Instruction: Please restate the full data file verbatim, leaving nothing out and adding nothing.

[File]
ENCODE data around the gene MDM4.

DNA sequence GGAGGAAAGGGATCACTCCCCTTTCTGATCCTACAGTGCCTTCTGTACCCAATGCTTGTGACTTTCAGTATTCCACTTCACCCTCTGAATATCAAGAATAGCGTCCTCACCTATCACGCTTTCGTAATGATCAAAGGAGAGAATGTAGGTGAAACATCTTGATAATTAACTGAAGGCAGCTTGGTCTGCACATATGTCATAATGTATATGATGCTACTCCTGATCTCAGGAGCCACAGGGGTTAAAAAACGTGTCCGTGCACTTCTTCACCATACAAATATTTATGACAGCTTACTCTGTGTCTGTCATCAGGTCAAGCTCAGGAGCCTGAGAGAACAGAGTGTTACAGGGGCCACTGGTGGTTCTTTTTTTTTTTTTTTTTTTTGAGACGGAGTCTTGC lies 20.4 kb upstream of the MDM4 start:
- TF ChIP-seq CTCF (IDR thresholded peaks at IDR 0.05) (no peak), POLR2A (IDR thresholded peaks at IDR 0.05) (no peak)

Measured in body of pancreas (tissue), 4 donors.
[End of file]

ENCODE data around the gene MDM4.

DNA sequence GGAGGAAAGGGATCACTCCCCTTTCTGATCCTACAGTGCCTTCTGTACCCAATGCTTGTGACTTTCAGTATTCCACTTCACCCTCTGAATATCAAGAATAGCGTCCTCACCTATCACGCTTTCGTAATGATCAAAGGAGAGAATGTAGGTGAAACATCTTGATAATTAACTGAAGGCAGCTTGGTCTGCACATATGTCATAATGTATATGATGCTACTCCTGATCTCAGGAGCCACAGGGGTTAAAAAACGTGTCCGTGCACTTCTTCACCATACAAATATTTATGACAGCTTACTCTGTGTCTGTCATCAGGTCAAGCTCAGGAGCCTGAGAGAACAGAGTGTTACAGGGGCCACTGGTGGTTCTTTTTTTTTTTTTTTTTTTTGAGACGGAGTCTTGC lies 20.4 kb upstream of the MDM4 start:
- TF ChIP-seq CTCF (IDR thresholded peaks at IDR 0.05) (no peak), POLR2A (IDR thresholded peaks at IDR 0.05) (no peak)

Measured in body of pancreas (tissue), 4 donors.